Second, prestige enhances a nation's ‘soft power,’ which rests on the ability to influence and shape the preferences of others and is the pulling power of a country's culture, ideals and achievements. China's promotion of the achievements during its 5,000-year-old civilization is one illustration of soft power at play. How often have we been told by Chinese propaganda agencies that paper making, gun-powder, printing and the compass were all invented in China? Being the first in Asia to land a man on the moon – and lead space exploration by mankind - would add to the grand narrative of the Middle Kingdom’s irresistible progress.

Third, the prestige that comes with success commands respect. Rising powers rarely feel secure unless they are accepted by other great powers. This is embedded in the consciousness of modern China, where memories of the country's historic fall from power in the 19th century remain profound.

Up to the 15th century, Chinese technological know-how was the most advanced in the world. China had the largest economy in the world for 1,800 of the past 2,000 years. As recently as 1820, it produced one-third of global output, and it remained the world's largest economy until 1885. Yet, since the 1840s, China has suffered what it sees as a series of humiliations at the hands of foreign powers: from the British, Japanese and Russians, as well as the Americans, who continue to protect Taiwan. Of course, official Chinese histories tend not to emphasise the self-inflicted troubles and wounds in the twentieth century that caused unparalleled disaster for its people.

Nevertheless, according to the prevailing Chinese interpretation of its history, foreign powers have stood ready to carve up China since the mid-1800s. They did so, not only because of expansionist greed, but because they had little respect for the greatness of its civilization. For many Chinese, the country's achievements over the 5,000 years gave it a mandate to dominate Asia based on its economic, cultural and technological authority. This authority was trampled upon by outside powers, and lost from the mid-19th century onwards. Even 30 years after Deng Xiaoping decided to enter the global system, China thinks of itself as an outsider. President Xi Jinping, like his predecessors, continually emphasise that “hostile foreign forces have not abandoned their conspiracy and tactics to Westernize China and to divide the country.”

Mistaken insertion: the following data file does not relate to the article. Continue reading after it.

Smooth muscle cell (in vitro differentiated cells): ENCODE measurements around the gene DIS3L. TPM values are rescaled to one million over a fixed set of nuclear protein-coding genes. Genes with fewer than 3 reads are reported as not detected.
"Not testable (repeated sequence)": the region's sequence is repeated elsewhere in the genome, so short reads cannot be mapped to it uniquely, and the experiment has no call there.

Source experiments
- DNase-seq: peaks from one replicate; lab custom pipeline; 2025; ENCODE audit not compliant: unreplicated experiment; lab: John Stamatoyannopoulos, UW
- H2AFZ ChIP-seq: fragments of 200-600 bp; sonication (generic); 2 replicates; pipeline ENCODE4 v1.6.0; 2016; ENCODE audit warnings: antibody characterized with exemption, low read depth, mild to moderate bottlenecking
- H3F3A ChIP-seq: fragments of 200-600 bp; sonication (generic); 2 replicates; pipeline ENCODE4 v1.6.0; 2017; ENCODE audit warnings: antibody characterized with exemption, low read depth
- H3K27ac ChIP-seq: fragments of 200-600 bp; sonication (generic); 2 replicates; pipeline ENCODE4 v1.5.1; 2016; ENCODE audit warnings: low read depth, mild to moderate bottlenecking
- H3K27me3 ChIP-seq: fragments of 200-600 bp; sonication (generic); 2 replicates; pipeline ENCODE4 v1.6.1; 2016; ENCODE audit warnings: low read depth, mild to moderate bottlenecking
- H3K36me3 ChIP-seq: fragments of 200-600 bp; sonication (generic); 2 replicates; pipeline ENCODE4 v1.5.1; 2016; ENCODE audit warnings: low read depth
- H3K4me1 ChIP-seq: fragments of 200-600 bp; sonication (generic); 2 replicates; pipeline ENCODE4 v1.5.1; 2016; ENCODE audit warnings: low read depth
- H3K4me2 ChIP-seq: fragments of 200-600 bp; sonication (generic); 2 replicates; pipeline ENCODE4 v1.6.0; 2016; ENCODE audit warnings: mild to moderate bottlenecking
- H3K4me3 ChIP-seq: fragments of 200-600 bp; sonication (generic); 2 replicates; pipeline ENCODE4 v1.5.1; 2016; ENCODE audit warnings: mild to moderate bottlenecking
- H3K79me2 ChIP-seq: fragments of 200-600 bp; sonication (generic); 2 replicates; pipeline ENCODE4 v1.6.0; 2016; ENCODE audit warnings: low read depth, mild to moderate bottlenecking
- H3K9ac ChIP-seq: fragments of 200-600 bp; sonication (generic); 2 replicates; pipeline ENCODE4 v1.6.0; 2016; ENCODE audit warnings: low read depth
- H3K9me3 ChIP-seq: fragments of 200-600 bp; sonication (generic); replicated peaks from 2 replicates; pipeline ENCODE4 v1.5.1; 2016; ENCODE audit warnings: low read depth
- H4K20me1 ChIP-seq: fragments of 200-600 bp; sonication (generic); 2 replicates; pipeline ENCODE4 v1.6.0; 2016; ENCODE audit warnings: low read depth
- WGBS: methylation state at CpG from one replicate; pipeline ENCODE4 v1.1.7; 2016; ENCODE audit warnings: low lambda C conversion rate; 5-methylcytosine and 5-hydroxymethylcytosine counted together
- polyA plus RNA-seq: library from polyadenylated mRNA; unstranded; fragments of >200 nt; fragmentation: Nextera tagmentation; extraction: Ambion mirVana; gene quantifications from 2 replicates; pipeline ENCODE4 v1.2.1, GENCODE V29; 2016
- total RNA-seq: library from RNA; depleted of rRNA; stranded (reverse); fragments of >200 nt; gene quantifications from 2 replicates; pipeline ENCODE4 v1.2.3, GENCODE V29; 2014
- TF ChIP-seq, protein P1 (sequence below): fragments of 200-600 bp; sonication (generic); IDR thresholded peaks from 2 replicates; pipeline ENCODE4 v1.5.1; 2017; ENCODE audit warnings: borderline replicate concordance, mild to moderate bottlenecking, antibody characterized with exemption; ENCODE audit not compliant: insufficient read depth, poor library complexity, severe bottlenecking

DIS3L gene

Growing its economic and military might – like firing missiles allegedly capable of taking down an American aircraft carrier – is about demonstrating the country's capability. But putting the first Asian person on the moon and exploring the marvels of the universe is more subtle and far more seductive and attractive to outsiders.

This then is the bottom line. Despite talk about China's economic miracle and its great re-emergence, China remains an insecure power governed by an insecure regime. The Chinese Communist Party is seeking to convince the Chinese people that it is uniquely placed to return their country to greatness. Beijing is not looking to spend tens of billions of dollars without a clear idea of what it wants in return.

True, Neil Armstrong did it so many years ago. But no one has done it since. A Chinese footprint and flag on the moon’s surface would be some tangible evidence that Asia can emulate the achievements of the West; and that China is Asia’s natural leading light. To Beijing, that is well worth the money that it is devoting to these projects.  

Dr John Lee is the Michael Hintze Fellow and adjunct associate professor at the Centre for International Security Studies, Sydney University. He is also a non-resident senior scholar at the Hudson Institute in Washington DC and a director of the Kokoda Foundation in Canberra.